To our knowledge, this is the first experimental evidence that fenofibrate can modulate RBD and ACE2 proteins and inhibit SARS-CoV-2 infection. Importantly, others have also proposed its therapeutic use in SARS-CoV-2. These proposals are based on pharmacological effects of fenofibrate that are additional to the ones we have identified here (summarized in Figure 6). Fenofibrate increases the levels of the glycosphingolipid sulfatide and this has been proposed to reduce SARS-CoV-2 infection (Buschard, 2020). SARS-CoV-2 infection is associated with overproduction of cytokines, such as TNF-α, IFN-γ, IL-1, IL-2, and IL-6, and subsequently a cytokine storm that induces several extrapulmonary complications including myocardial injury, myocarditis, acute kidney injury, impaired ion transport, acute liver injury, and gastrointestinal manifestations such as diarrhea and vomiting (Gupta et al., 2020; Lee and Choi, 2021). Similar to dexamethasone, fenofibrate has been shown to suppress airway inflammation and cytokine release including TNF-α, IL-1, and IFN-γ in both mouse and human studies (Madej et al., 1998; Delayre-Orthez et al., 2008; Stolarz et al., 2015). Fenofibrate has also been shown to have antithrombotic and antiplatelet activities (Jeanpierre et al., 2009; Lee et al., 2009) reduce fibrinogen levels and increase clot permeability, thereby enhancing fibrinolysis (Undas et al., 2006). These properties may reduce or prevent hypercoagulability seen in the late stage of disease in many SARS-CoV-2 patients (Rogosnitzky et al., 2020). A meta-analysis has also suggested that fenofibrate may be useful in the treatment of hepatitis C infection (Grammatikos et al., 2014). Lastly, we note a preprint from the group of Nahmias that has also suggested that fenofibrate may have clinical effects against SARS-CoV-2 infection which depends on the PPARα mediated alterations in host cell metabolism (Ehrlich et al., 2020). Based on the data in this preprint, two clinical trials have been registered using fenofibrate in SARS-CoV-2 patients requiring hospitalization (Hospital of the University of Pennsylvania (NCT04517396) and Hebrew University of Jerusalem (NCT04661930)). The metabolic effects of fenofibrate may be mediated not only by its cognate target, PPARα, but also by activation of AMPK (Murakami et al., 2006) which regulates protein synthesis and autophagy pathways through mTORC1.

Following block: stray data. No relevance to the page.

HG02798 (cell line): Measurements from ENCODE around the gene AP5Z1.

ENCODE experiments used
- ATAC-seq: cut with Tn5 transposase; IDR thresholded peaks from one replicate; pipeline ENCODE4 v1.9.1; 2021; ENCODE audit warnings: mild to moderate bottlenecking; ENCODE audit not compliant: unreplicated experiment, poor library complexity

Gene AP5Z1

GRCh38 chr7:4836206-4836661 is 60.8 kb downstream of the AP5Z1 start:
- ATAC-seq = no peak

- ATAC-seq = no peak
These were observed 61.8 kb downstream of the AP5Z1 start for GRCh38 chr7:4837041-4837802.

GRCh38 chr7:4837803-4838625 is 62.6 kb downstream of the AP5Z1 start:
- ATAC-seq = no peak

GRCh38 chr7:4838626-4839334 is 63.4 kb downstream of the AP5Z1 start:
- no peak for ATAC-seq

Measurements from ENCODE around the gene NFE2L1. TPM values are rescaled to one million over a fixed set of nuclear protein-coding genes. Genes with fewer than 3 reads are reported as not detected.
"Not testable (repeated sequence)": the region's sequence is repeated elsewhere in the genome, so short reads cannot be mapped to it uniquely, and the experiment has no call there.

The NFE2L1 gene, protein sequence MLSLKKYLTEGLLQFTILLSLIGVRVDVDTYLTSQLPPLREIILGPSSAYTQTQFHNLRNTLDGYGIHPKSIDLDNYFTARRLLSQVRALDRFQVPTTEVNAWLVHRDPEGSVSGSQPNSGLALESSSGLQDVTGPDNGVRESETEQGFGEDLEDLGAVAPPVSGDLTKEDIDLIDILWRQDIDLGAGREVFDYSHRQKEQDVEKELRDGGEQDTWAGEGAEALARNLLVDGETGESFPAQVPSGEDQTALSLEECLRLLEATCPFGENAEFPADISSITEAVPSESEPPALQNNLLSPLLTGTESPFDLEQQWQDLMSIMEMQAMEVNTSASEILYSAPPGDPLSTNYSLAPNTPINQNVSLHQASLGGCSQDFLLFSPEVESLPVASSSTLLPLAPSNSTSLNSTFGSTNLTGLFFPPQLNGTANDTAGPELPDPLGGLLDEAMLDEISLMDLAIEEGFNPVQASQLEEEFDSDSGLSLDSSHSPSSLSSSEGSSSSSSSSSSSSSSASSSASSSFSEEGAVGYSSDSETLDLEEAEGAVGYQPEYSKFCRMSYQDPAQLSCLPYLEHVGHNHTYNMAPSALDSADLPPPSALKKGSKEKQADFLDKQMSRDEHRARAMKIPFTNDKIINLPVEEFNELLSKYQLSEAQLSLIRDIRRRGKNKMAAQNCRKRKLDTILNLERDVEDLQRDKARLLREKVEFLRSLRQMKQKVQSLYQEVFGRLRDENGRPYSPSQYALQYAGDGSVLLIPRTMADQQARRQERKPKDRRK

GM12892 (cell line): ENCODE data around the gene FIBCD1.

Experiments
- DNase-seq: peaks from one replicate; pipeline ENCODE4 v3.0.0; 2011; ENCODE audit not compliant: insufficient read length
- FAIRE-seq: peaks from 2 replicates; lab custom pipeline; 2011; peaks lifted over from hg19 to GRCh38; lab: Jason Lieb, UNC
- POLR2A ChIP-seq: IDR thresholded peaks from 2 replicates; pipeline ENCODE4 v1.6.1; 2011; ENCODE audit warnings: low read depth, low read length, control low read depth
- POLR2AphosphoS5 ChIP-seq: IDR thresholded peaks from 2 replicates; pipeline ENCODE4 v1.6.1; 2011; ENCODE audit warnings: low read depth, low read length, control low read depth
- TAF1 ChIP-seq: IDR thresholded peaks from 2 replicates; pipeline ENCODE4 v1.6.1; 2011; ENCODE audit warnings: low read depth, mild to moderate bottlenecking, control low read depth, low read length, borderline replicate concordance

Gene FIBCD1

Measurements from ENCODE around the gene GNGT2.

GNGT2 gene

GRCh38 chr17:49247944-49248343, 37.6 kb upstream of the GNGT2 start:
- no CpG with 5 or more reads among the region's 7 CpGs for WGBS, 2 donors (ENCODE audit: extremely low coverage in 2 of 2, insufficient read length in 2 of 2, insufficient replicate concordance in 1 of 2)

Given the current acceleration in infection and death rates observed in several countries, we strongly advocate clinical trials of fenofibrate in patients with SARS-CoV-2 requiring hospitalization. Fenofibrate has a relatively safe history of use, the most common adverse effects being abdominal pain, diarrhea, flatulence, nausea, and vomiting. The half-life of fenofibric acid is 20 h (Desager et al., 1996), allowing convenient once daily dosing. The recommended doses in the United Kingdom (up to 267 mg) provide plasma concentrations (Cmax 70 μM; Css 50 µM) comparable to those at which we and others have seen antiviral activity, Finally, if proven effective, fenofibrate is available as a “generic” drug and consequently is relatively cheap, making it accessible for use in all clinical settings, especially those in low and middle-income countries. Preliminary data indicate that fenofibrate is equally effective against the B.1.1.7 variant (data not shown) implying that mutations in S protein are unlikely to affect the efficacy of fenofibrate. There are a number of medical conditions which contraindicate the use of fenofibrate, such as significantly impaired kidney function, and these could potentially limit its use in the treatment of COVID patients. There are also a number of drug interactions with fenofibrate which are potentially severe, although some of these may be avoided by temporarily withholding the interacting drug. Appropriate risk-benefit analysis will be necessary once the clinical antiviral activity of fenofibrate is defined to identify which SRS-COV2 patients can safely be treated with fenofibrate. While further studies to clarify the precise mechanism of the antiviral activity of fenofibrate are ongoing, our data support the clinical evaluation of fenofibrate in the community infection setting and also in patients requiring hospitalization. One possibility is that fenofibrate is tested in newly diagnosed symptomatic patients, who do not require hospitalization, in whom reduction in viral infection levels by fenofibrate would reduce disease severity and the spread of infection to other individuals.